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Government response to minerals report: fast track mining in Victoria

May 28, 2013

The long awaited Victorian government response to the ‘Inquiry into Greenfields mineral exploration and project development in Victoria’ was tabled this afternoon.

Friends of the Earth campaigns co-ordinator Cam Walker said “as expected, it is primarily about fast tracking further minerals development in the state, at the expense of community concerns about mining”.

“A key focus of the report is the emerging coal seam gas (CSG) industry. The response highlights the large sums of money that will be put into ‘building community confidence in the industry’. The government has stepped beyond being a regulator of this industry, and intends to act as its advocate. Surely it is up to industry to convince the community that it has social license to operate. It is clear the government has decided to side with industry in the struggle over land use in Victoria”.

While there are a small number of positive developments, such as better notification of exploration applications, and research into ground water resources, the vast majority of the government’s response will privilege the interests of the mining industry over legitimate community concerns about new mining operations”.

“This response aims to fast track mining developments while throwing large amounts of public funds at ‘community education’ programs. While the proposed state-wide strategic land assessment is promising, the experience in other states is that it will lead to only limited protection for agricultural land. What is especially worrying about the Victorian proposal is the prospect of mineral reserves being given higher priority than other needs such as food production. The government intends to carry out a resource assessment of mineral values before exempting any land form mining.”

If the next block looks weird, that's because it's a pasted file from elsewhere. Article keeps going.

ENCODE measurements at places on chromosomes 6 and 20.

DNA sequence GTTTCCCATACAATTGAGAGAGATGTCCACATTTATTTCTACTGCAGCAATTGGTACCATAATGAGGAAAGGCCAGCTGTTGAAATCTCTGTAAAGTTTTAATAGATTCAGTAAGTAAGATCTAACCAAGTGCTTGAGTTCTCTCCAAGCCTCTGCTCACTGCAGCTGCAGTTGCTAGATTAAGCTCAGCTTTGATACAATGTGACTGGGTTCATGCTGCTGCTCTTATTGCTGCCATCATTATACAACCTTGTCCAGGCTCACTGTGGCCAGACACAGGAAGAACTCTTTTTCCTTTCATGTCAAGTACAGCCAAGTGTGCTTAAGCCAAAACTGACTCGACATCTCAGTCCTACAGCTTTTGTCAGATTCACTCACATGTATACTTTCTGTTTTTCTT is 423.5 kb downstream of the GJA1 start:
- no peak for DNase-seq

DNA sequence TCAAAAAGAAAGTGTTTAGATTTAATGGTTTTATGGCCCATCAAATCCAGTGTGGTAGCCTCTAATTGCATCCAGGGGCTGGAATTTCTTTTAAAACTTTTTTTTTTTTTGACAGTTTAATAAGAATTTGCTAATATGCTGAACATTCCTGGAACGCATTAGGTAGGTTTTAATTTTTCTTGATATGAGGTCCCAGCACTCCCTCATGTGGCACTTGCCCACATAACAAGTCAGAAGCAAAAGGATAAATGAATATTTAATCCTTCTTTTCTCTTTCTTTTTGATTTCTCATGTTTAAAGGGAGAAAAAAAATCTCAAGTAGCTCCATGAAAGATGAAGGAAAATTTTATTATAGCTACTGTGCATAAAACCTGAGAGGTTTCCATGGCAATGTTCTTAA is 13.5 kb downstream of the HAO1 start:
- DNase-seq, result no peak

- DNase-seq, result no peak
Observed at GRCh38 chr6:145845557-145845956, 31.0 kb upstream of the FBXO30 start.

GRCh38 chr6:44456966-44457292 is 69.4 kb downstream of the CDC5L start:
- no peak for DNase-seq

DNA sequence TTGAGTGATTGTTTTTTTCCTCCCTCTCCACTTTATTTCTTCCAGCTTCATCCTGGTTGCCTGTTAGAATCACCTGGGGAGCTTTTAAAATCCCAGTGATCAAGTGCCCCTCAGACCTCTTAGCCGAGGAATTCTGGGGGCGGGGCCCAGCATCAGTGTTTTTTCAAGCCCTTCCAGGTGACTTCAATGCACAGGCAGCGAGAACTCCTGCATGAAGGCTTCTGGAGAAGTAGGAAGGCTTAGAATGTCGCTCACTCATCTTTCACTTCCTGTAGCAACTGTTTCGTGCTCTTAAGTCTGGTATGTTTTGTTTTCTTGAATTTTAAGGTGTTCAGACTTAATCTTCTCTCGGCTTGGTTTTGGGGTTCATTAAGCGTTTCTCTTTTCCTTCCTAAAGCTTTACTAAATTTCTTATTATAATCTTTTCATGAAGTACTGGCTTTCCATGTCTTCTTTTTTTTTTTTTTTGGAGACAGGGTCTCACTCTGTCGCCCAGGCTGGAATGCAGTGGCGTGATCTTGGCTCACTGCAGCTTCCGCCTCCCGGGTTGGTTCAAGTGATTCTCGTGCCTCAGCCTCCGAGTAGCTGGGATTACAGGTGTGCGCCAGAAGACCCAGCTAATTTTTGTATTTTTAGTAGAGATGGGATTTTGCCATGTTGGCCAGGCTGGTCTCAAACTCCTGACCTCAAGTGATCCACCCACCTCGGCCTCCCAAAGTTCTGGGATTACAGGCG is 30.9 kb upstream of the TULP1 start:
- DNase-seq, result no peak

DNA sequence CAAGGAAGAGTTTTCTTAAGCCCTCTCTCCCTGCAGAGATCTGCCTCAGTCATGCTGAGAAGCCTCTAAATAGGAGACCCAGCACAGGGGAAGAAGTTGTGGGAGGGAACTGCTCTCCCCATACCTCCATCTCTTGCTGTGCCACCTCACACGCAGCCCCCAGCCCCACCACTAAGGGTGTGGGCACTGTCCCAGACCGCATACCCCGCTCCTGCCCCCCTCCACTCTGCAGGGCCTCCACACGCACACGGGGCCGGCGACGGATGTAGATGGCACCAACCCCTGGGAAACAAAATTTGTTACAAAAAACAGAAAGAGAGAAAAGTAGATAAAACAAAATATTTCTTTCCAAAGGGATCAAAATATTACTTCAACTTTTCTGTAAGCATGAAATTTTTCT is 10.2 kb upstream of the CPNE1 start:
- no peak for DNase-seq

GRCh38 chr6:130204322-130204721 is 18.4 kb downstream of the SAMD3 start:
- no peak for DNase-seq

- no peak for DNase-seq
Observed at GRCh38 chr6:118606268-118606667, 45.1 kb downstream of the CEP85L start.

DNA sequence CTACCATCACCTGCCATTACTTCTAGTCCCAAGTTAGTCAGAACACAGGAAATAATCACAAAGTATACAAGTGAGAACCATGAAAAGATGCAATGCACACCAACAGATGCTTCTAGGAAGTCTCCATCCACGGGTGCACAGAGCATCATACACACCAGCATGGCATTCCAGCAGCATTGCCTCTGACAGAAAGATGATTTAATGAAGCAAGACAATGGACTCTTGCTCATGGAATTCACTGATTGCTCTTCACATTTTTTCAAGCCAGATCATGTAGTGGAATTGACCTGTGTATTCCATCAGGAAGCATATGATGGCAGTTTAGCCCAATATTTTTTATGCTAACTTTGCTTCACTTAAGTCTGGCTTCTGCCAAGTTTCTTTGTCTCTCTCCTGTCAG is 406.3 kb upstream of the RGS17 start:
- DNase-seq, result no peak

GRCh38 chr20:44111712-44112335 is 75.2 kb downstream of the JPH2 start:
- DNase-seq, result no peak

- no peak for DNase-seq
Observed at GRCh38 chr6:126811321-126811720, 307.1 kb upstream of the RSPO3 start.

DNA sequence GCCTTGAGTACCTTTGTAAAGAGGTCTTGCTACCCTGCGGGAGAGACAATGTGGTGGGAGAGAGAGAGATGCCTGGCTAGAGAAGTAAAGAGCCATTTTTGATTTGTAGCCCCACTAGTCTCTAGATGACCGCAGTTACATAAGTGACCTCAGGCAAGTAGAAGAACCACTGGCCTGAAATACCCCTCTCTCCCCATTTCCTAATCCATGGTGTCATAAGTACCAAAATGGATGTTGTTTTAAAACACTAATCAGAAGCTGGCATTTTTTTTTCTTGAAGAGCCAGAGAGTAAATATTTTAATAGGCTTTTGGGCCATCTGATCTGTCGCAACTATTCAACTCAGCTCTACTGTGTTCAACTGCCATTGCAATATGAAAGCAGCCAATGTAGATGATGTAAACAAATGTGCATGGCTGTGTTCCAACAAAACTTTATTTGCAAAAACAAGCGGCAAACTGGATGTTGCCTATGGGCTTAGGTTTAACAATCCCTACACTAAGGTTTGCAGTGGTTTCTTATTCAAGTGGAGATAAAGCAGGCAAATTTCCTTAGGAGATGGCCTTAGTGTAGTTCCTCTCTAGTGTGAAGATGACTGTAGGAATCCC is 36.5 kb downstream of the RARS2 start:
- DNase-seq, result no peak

The government intends to increase prospecting access to national parks, has decided not to provide support to land owners in their negotiations over compensation, and may reduce royalty charges for over burden. It may reduce bonds for mining start up activity, raising the potential for the public to have to pay the rehabilitation costs of failed mining operations.

“What is especially worrying is the intention to set a framework for the development of ‘next generation’ coal mines in the Latrobe Valley. In an era of climate change, what type of government could be seen to be advancing the prospect of new brown coal mining operations on prime farmland?”

“The response to the EDIC report represents a comprehensive failure by the state government to listen to community concerns about new mining operations. It has opted to use public funds to try and convince the community that CSG operations will be safe, and facilitate mining without providing adequate protection for farmland”.

Further comment:

Cam Walker 0419 338 047

There is a longer assessment available here.

The government’s response is available here:


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